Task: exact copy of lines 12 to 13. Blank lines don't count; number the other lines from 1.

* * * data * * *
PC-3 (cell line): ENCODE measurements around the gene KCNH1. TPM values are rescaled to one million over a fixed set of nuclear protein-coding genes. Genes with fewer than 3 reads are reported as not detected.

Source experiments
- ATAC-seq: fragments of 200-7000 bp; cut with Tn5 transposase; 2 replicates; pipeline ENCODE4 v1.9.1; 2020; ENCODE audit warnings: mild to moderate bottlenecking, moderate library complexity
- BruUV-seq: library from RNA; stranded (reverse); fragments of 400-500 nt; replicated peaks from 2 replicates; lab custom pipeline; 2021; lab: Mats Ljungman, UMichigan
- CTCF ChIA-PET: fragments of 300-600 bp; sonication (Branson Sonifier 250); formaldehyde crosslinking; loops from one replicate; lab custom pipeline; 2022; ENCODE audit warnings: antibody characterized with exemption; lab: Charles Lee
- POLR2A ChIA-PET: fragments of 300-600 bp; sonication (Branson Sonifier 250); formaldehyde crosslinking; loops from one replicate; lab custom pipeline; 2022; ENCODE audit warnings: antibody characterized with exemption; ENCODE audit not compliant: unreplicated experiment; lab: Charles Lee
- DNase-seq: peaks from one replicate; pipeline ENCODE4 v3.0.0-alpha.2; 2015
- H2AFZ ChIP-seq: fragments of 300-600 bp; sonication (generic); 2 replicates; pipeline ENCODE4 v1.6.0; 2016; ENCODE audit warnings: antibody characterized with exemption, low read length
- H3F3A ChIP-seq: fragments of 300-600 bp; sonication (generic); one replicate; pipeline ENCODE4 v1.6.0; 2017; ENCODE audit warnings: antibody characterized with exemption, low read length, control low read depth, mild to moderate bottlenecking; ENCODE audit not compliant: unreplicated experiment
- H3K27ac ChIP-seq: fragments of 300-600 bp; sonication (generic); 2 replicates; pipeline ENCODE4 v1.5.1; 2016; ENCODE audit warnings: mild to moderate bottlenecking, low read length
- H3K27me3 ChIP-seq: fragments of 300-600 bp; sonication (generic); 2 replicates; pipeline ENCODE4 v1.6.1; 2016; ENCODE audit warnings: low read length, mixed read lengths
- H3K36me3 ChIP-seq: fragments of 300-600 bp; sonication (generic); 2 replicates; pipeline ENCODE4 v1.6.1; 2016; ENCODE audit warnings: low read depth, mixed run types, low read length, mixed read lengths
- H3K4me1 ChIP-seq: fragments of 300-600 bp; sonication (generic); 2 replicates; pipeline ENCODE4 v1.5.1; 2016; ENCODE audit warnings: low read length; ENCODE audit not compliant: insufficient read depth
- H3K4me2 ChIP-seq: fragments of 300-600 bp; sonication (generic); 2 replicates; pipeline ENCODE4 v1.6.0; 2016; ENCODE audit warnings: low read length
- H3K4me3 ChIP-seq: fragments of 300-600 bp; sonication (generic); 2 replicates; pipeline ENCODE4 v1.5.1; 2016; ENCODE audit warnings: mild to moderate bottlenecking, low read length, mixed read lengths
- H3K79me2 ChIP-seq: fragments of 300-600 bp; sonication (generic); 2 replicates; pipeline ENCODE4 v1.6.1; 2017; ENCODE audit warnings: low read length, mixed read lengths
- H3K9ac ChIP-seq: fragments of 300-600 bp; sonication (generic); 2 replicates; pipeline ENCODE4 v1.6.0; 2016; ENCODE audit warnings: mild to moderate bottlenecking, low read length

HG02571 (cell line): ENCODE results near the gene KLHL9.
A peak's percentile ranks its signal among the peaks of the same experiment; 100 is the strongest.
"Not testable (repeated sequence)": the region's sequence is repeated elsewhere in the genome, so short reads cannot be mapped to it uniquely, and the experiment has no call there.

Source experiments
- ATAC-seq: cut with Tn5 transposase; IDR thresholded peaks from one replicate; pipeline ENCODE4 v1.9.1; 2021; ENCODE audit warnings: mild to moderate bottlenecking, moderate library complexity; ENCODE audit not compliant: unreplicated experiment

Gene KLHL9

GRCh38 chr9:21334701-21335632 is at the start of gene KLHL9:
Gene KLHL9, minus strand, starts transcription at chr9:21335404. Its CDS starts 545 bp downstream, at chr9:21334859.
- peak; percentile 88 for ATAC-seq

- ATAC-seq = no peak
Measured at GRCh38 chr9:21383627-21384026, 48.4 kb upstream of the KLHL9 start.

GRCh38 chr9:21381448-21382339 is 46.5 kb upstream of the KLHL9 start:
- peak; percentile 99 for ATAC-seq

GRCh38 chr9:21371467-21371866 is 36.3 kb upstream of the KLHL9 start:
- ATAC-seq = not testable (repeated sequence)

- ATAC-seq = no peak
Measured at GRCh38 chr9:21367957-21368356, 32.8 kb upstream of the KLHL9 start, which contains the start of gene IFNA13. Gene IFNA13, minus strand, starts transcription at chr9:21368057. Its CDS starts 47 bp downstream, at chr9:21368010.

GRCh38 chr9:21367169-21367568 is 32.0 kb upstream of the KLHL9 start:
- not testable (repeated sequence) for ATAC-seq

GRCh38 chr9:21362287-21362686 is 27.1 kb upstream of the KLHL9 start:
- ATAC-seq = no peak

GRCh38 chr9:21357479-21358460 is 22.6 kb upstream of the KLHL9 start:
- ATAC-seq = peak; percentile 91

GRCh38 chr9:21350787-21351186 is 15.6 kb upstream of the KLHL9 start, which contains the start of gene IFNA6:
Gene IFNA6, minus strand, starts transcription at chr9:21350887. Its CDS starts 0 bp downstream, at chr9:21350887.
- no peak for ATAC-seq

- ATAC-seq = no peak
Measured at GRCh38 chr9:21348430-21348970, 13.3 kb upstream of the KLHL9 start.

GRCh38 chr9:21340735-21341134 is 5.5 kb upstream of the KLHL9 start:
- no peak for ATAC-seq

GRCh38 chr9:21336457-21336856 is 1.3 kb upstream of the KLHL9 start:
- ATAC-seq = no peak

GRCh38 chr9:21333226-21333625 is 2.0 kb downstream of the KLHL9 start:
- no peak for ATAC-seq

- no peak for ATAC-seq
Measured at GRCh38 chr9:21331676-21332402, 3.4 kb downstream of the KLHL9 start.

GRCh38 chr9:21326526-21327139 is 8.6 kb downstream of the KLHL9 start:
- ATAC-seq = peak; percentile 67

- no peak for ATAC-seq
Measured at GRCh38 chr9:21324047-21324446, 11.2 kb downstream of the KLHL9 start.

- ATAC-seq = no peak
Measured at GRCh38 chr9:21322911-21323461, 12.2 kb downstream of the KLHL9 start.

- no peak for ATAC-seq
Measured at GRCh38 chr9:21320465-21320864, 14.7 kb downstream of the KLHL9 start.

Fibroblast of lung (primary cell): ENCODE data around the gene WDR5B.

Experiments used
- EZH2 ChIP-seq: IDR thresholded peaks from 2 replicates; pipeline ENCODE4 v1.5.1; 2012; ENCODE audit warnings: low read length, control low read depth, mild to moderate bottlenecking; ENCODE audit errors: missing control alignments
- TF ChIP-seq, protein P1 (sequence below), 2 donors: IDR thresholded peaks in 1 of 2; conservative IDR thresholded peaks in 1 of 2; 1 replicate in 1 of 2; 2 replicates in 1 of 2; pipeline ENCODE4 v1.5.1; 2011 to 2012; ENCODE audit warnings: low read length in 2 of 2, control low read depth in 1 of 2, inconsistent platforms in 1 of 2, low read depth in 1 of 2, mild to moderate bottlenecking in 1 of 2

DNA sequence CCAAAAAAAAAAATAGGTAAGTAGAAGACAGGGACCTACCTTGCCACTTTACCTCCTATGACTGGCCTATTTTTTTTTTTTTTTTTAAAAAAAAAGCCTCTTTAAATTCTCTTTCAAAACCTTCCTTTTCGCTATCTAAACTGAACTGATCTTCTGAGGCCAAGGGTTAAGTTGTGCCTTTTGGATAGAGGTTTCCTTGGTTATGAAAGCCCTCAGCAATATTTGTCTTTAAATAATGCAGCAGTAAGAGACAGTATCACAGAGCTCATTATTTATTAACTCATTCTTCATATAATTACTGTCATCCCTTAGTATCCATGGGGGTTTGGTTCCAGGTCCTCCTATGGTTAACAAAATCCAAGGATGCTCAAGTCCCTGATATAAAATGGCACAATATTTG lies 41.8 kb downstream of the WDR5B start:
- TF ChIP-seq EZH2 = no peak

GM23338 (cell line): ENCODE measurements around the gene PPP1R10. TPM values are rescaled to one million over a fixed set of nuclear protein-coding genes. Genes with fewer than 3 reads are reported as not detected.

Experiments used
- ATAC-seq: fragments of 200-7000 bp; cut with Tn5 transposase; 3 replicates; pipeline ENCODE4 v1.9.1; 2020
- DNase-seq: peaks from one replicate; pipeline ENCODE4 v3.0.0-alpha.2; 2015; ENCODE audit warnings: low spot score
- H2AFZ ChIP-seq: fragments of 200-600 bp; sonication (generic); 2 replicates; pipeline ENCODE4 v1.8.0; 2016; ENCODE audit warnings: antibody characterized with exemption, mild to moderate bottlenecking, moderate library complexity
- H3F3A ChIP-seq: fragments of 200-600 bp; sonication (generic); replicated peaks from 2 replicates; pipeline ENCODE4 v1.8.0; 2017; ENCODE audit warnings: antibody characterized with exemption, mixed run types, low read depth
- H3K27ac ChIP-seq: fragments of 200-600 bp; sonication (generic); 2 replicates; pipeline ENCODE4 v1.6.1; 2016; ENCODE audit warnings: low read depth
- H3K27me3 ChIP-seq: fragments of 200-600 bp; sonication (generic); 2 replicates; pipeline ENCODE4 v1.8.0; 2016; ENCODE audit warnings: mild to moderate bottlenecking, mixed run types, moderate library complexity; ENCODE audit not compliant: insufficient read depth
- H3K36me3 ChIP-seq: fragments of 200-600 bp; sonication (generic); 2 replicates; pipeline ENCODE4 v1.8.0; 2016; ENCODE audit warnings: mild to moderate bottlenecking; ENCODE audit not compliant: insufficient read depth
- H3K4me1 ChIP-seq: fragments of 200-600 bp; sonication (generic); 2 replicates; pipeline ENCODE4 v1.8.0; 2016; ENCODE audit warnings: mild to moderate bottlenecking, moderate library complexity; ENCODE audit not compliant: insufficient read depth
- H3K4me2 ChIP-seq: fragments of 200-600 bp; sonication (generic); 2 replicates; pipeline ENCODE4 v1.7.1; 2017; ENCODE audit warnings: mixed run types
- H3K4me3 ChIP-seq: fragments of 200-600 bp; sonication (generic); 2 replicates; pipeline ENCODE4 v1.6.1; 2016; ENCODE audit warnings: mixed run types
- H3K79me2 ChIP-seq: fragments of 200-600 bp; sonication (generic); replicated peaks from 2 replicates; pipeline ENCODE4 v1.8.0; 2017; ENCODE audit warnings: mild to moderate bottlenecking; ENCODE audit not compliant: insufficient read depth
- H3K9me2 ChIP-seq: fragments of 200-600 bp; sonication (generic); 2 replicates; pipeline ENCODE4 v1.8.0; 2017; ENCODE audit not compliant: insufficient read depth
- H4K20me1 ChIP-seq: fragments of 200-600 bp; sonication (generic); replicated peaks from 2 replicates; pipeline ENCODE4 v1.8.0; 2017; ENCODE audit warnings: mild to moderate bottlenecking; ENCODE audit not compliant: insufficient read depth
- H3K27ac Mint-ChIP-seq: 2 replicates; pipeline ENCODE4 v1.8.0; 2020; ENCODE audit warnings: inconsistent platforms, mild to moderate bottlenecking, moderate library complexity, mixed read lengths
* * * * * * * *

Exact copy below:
- H3K36me3 ChIP-seq: fragments of 300-600 bp; sonication (generic); 2 replicates; pipeline ENCODE4 v1.6.1; 2016; ENCODE audit warnings: low read depth, mixed run types, low read length, mixed read lengths
- H3K4me1 ChIP-seq: fragments of 300-600 bp; sonication (generic); 2 replicates; pipeline ENCODE4 v1.5.1; 2016; ENCODE audit warnings: low read length; ENCODE audit not compliant: insufficient read depth